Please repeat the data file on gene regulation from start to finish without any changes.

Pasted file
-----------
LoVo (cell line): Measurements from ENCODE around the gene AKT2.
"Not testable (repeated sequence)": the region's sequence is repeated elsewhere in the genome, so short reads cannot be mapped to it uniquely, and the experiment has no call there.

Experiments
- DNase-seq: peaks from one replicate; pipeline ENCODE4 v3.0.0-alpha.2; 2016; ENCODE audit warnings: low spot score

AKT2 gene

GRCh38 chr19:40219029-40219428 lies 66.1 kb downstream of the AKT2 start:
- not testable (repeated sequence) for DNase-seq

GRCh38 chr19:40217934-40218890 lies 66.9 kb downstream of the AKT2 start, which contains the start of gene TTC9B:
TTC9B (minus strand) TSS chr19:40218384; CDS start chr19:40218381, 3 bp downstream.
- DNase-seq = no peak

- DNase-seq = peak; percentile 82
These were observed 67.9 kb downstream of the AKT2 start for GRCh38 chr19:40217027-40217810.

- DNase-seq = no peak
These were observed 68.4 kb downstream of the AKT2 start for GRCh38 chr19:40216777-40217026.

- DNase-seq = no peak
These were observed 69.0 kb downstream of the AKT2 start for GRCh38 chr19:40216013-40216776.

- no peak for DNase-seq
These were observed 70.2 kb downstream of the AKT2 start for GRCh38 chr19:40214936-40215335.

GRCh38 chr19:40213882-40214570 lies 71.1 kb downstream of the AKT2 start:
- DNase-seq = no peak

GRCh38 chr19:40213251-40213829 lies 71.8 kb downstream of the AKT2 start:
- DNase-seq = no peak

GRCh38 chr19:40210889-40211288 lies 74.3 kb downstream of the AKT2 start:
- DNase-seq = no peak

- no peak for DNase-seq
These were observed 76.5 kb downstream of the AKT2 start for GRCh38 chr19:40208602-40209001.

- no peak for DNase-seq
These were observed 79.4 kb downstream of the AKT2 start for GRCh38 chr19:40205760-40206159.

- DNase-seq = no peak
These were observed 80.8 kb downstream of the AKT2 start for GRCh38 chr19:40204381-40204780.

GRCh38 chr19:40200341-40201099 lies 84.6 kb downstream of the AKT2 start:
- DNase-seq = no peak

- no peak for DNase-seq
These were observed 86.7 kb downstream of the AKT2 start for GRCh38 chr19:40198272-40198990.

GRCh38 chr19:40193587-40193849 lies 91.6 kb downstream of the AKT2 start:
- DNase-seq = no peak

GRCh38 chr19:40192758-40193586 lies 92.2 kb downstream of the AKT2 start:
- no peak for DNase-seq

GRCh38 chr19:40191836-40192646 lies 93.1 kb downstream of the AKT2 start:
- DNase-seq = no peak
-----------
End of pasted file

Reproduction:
LoVo (cell line): Measurements from ENCODE around the gene AKT2.
"Not testable (repeated sequence)": the region's sequence is repeated elsewhere in the genome, so short reads cannot be mapped to it uniquely, and the experiment has no call there.

Experiments
- DNase-seq: peaks from one replicate; pipeline ENCODE4 v3.0.0-alpha.2; 2016; ENCODE audit warnings: low spot score

AKT2 gene

GRCh38 chr19:40219029-40219428 lies 66.1 kb downstream of the AKT2 start:
- not testable (repeated sequence) for DNase-seq

GRCh38 chr19:40217934-40218890 lies 66.9 kb downstream of the AKT2 start, which contains the start of gene TTC9B:
TTC9B (minus strand) TSS chr19:40218384; CDS start chr19:40218381, 3 bp downstream.
- DNase-seq = no peak

- DNase-seq = peak; percentile 82
These were observed 67.9 kb downstream of the AKT2 start for GRCh38 chr19:40217027-40217810.

- DNase-seq = no peak
These were observed 68.4 kb downstream of the AKT2 start for GRCh38 chr19:40216777-40217026.

- DNase-seq = no peak
These were observed 69.0 kb downstream of the AKT2 start for GRCh38 chr19:40216013-40216776.

- no peak for DNase-seq
These were observed 70.2 kb downstream of the AKT2 start for GRCh38 chr19:40214936-40215335.

GRCh38 chr19:40213882-40214570 lies 71.1 kb downstream of the AKT2 start:
- DNase-seq = no peak

GRCh38 chr19:40213251-40213829 lies 71.8 kb downstream of the AKT2 start:
- DNase-seq = no peak

GRCh38 chr19:40210889-40211288 lies 74.3 kb downstream of the AKT2 start:
- DNase-seq = no peak

- no peak for DNase-seq
These were observed 76.5 kb downstream of the AKT2 start for GRCh38 chr19:40208602-40209001.

- no peak for DNase-seq
These were observed 79.4 kb downstream of the AKT2 start for GRCh38 chr19:40205760-40206159.

- DNase-seq = no peak
These were observed 80.8 kb downstream of the AKT2 start for GRCh38 chr19:40204381-40204780.

GRCh38 chr19:40200341-40201099 lies 84.6 kb downstream of the AKT2 start:
- DNase-seq = no peak

- no peak for DNase-seq
These were observed 86.7 kb downstream of the AKT2 start for GRCh38 chr19:40198272-40198990.

GRCh38 chr19:40193587-40193849 lies 91.6 kb downstream of the AKT2 start:
- DNase-seq = no peak

GRCh38 chr19:40192758-40193586 lies 92.2 kb downstream of the AKT2 start:
- no peak for DNase-seq

GRCh38 chr19:40191836-40192646 lies 93.1 kb downstream of the AKT2 start:
- DNase-seq = no peak